Grammar: Cum + subjunctive
When the Latin word "cum" is used as a conjunction, it usually has some kind of temporal meaning. Sometimes it defines the time ("when"), but it can also be used to describe the time in a variety of ways ("since," "while", etc.). If it is used to define the time at which something happened -- time "when" -- cum is used with an indicative verb.
Temporal cum. When cum is used with the imperfect or pluperfect
subjunctive, it can describe the circumstances that accompanied the main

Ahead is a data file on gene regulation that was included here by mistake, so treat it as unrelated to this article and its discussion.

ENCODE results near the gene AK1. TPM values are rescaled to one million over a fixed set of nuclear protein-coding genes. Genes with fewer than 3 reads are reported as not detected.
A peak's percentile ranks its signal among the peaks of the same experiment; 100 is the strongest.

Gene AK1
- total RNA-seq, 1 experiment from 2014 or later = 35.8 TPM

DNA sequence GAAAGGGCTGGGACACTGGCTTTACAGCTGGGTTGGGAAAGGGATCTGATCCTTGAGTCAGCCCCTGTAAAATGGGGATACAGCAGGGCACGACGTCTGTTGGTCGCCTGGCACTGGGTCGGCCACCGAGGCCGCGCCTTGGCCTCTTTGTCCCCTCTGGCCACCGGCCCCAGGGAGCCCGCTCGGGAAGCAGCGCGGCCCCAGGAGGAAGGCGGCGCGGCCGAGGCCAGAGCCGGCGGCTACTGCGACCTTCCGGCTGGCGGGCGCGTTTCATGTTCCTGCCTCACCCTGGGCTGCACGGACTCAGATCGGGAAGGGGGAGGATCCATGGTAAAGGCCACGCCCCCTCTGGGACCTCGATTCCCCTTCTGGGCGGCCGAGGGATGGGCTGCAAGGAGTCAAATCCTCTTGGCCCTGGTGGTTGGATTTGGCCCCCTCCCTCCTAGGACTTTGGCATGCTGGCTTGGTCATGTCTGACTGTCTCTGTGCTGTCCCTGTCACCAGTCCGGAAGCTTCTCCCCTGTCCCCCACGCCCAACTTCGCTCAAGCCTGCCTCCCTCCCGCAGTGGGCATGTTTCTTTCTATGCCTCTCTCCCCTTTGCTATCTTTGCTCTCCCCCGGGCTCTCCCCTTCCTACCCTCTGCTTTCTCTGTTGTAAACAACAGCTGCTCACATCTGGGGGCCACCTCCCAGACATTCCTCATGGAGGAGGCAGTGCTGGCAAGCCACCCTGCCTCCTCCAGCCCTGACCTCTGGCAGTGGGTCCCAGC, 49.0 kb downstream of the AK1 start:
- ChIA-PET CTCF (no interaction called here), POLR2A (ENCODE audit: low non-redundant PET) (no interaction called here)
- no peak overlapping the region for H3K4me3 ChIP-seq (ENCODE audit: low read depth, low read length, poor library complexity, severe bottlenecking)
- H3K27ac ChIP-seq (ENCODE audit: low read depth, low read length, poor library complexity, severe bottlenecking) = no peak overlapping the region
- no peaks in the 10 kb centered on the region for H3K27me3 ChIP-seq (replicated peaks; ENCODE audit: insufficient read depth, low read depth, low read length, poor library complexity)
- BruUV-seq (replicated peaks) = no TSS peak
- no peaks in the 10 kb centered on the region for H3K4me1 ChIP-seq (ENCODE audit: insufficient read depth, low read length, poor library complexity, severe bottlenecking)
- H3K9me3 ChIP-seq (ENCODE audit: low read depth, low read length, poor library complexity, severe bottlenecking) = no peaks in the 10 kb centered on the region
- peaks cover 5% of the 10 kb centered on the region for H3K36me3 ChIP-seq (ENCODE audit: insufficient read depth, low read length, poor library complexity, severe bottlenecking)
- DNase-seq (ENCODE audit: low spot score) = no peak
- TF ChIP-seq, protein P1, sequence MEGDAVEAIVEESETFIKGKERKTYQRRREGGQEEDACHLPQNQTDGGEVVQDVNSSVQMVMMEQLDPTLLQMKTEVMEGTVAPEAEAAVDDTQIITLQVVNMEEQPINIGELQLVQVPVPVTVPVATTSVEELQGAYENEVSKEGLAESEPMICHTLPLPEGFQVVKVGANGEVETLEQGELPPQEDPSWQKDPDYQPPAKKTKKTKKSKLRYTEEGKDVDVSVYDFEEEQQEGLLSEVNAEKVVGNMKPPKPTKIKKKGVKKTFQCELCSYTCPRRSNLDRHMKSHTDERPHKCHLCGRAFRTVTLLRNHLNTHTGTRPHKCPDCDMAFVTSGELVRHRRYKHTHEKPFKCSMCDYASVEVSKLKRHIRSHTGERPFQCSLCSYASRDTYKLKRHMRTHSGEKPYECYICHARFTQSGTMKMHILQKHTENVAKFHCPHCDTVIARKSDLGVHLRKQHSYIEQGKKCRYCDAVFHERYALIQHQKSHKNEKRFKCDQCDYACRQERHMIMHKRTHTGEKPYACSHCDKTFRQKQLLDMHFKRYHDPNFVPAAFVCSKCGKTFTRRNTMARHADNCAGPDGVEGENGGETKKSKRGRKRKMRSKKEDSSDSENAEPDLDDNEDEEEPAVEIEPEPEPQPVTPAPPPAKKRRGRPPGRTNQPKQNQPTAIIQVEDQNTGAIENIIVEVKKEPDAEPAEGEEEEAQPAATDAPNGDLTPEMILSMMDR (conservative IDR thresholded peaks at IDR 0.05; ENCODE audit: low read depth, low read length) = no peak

verb (imperfect subjunctive) or preceded the main verb (pluperfect subjunctive).
» Cum esset iuvenis, Marcus miles erat. When he was a young man, Marcus was a soldier.
» Cum Marciam vidisset, Marcus territus est. When he saw Marcia, Marcus was terrified.
Causal cum. Cum can be used with the subjunctive to explain causal circumstances.
» Cum valde fortis Samson sit, nemo eum superare valeat. Since Samson is very strong, no one can defeat him.
Concessive cum. Cum can be used with the subjunctive to explain contrary circumstances.
» Cum Marcia multam pecuniam habuisset, felix non erat. Although Marcia had a lot of money, she wasn't happy.